Alexander Technique and Repetitive Strain Injury (RSI)
The usual medical explanation for RSI is ‘over-use’. Alexander teachers would combine this with the concept of ‘misuse’. Through Alexander lessons we can become aware of our poor postural habits, even if they have persisted for years or decades, and trigger our original patterns to work more effectively again.
To understand the structural basis of the Alexander Technique, let’s start with the head. The head sits at the top of the spine and weighs 10-14 lbs in the average adult. The spine is curved in an S-shape, with a limited amount of flexibility. Because of the curvature, the spine has the ability to absorb shocks, and allow fluid, balanced movement. The spine is the anchor point for the muscle attachments of the arms and legs, as well as the origin of the nerves to the limbs. If we lose the optimal length of the spine, all our body functions are compromised. All our actions are dependent for their efficiency on the optimal relationship of the head and the spine.
The Alexander Technique focuses on this head, neck, back relationship, so is applicable to any movement we perform. The benefits for sufferers of RSI are obvious - when we are sitting at a desk we can still perform our actions with good functioning. A great deal of attention is now being paid to the office environment, and well balanced seating, and yet it is still possible to slump on a good chair, and therefore restrict our movements and breathing, and more specifically, the nerve supply to our arms. Sitting is a complex and difficult activity and much harder on the body than standing. Good chairs and a well designed work station are an important step. The most important factor, however, is to look at how people sit and use their desks. An excellent form of seating is a saddle chair, yet anyone can still slump on it. Many companies have invested in new split, curved keyboards, but frequently staff don’t know how to get the maximum benefit from them It is through Alexander lessons that we can learn the widening of the shoulders and arms, and then truly benefit form this better designed technology.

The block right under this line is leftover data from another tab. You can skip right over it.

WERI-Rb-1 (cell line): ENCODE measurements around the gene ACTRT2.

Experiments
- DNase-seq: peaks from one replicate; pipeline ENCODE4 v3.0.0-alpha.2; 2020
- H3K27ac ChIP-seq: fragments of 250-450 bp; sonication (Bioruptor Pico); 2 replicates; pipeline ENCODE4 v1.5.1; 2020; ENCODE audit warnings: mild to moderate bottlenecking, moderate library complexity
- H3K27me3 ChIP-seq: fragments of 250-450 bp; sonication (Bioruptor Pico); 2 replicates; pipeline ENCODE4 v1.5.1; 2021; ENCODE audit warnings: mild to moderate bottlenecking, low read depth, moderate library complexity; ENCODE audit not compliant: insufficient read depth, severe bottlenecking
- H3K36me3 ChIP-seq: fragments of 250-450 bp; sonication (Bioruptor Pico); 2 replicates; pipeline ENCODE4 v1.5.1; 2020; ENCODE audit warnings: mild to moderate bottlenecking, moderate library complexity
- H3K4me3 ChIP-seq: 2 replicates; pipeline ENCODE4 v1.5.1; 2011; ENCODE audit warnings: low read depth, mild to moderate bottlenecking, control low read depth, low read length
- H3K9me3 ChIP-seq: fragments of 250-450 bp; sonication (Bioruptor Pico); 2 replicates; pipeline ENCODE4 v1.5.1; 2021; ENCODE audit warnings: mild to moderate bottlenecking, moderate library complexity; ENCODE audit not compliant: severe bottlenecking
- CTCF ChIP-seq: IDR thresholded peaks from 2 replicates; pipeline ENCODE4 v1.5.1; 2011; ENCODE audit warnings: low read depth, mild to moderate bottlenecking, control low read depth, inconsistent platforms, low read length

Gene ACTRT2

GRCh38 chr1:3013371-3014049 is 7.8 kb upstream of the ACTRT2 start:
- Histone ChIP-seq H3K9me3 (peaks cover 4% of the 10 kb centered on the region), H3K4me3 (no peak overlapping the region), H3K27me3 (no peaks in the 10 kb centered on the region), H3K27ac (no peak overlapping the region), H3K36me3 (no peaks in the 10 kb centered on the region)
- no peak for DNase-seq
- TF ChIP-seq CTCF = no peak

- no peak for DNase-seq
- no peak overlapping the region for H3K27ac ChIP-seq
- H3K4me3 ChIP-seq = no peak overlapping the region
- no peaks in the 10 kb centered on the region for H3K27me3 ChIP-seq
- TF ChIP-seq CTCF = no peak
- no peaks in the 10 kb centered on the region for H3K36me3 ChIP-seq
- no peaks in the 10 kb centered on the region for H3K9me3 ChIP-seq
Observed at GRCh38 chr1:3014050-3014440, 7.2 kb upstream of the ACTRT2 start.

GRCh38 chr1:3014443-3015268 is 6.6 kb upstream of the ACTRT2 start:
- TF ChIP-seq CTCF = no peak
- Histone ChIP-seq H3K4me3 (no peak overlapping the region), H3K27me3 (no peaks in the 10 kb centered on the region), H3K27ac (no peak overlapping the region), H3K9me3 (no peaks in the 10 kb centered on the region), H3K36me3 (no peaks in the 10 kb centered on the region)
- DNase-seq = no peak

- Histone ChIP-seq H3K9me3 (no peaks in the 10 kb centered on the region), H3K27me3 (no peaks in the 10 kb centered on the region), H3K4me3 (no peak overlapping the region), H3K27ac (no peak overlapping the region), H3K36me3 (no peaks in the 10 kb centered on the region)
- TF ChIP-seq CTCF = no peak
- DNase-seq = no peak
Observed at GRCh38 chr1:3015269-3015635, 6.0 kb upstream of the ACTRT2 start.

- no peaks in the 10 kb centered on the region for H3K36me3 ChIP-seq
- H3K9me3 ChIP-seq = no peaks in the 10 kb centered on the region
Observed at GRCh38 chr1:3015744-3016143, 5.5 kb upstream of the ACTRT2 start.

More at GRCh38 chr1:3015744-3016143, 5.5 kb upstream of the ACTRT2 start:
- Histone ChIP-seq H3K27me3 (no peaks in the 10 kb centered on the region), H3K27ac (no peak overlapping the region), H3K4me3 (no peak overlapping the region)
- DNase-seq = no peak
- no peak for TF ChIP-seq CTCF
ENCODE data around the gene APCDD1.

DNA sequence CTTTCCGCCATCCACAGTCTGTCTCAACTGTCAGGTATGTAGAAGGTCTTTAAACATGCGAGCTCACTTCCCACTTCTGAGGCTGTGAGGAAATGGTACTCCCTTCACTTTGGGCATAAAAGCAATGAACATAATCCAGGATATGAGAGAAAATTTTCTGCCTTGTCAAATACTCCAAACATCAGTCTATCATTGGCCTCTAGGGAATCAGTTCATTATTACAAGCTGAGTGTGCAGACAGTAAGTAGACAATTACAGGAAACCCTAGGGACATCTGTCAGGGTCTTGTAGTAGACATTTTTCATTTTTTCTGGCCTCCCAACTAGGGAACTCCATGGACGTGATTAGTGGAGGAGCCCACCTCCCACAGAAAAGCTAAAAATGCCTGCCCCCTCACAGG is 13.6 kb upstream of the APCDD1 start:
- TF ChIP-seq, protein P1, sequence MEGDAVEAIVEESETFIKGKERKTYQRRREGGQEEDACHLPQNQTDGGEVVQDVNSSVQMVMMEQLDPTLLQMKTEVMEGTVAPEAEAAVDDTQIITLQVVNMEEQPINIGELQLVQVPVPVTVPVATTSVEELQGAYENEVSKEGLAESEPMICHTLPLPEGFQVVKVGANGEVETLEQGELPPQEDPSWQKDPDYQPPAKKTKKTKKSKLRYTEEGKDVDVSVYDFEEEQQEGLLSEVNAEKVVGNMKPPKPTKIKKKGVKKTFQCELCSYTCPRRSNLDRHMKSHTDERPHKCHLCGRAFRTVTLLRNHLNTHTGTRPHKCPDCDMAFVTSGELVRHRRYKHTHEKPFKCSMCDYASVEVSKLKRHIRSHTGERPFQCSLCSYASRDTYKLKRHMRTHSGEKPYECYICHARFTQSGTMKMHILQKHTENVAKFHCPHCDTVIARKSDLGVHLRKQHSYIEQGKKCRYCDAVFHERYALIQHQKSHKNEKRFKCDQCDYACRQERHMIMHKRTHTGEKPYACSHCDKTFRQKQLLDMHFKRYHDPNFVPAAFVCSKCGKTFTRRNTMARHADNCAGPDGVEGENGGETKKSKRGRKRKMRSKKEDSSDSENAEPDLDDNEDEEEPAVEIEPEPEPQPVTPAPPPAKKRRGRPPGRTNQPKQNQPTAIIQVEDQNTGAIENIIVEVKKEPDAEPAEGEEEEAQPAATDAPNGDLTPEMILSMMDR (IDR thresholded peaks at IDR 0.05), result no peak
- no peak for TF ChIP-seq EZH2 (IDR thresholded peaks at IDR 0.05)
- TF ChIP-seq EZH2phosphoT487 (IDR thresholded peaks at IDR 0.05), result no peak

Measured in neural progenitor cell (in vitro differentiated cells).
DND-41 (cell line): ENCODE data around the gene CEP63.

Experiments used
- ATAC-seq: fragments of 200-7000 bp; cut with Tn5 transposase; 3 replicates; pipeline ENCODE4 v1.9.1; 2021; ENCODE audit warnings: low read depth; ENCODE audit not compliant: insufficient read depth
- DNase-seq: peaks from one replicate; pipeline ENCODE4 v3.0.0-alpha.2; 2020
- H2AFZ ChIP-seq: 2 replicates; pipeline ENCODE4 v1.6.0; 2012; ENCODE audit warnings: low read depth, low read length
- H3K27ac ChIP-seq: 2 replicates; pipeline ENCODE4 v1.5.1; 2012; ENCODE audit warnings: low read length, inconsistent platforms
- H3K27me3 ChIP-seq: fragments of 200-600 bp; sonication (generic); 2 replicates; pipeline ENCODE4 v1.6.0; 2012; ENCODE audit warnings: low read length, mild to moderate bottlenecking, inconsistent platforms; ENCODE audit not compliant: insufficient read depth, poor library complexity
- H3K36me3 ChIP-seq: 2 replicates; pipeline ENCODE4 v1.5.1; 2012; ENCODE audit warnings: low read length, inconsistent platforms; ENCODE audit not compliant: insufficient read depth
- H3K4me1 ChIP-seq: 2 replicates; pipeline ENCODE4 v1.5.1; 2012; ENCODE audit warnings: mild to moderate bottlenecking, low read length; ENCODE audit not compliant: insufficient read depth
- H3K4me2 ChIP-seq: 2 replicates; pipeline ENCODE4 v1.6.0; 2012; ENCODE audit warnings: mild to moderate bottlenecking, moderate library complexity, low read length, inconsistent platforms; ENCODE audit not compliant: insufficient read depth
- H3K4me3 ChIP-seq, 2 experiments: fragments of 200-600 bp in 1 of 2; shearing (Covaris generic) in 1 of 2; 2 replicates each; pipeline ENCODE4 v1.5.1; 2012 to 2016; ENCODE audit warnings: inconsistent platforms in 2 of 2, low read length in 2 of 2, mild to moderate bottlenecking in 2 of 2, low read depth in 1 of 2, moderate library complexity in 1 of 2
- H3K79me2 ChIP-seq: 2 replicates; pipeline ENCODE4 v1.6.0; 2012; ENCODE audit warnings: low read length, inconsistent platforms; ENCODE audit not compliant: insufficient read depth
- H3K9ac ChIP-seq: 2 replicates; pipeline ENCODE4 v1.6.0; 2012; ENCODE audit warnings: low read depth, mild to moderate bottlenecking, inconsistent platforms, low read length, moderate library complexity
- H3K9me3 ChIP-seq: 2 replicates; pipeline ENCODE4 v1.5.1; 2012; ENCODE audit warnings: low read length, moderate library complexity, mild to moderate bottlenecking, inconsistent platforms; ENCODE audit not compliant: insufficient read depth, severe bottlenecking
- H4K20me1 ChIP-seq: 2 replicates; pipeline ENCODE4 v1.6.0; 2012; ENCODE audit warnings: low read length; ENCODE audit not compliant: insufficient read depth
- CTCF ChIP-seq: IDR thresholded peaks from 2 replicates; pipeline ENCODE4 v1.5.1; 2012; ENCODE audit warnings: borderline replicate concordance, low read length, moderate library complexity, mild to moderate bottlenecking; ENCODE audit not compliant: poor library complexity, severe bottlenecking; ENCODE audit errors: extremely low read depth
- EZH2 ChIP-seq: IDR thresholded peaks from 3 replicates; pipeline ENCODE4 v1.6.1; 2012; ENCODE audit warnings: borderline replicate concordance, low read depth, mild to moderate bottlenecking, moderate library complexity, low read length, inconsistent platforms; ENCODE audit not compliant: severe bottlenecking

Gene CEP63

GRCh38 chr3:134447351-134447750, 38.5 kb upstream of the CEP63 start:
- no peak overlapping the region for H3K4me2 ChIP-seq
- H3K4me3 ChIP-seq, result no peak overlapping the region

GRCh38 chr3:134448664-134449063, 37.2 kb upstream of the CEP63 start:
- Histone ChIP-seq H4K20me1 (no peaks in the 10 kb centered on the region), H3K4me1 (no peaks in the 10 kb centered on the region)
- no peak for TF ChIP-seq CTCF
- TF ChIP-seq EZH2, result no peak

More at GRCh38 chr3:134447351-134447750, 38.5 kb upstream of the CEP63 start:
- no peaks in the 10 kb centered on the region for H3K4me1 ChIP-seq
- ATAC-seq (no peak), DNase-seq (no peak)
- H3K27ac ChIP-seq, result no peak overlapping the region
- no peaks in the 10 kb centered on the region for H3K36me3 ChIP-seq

The body is at its optimal balance in upright movement and any activity that takes us away from this for prolonged periods is a challenge. Any occupation that requires extensive periods of standing can lead to the hips and knees becoming stiff, and the muscles of the legs and back braced. Twisting the body routinely is probably the most damaging activity, and yet many work stations are set up in such a way that the user is twisted for much of the day. Whatever occupation we follow, the body needs to be constantly moving, in major or subtle ways. We need to learn not to become fixed or locked into position, aim for lengthening spine, and the appropriate tension for the activity. Even when holding a pen some of us use too much tension.
Many RSI sufferers have received enormous benefit from the Alexander Technique, both in promoting recovery and preventing relapse. Alexander lessons are usually taught on a one to one basis, based on gentle hands on and verbal instruction, and last for forty minutes. For real progress a long term commitment is necessary as we unlearn habits that have possibly been in place for years or decades. Many health insurers will pay for a series of lessons, as will some employers.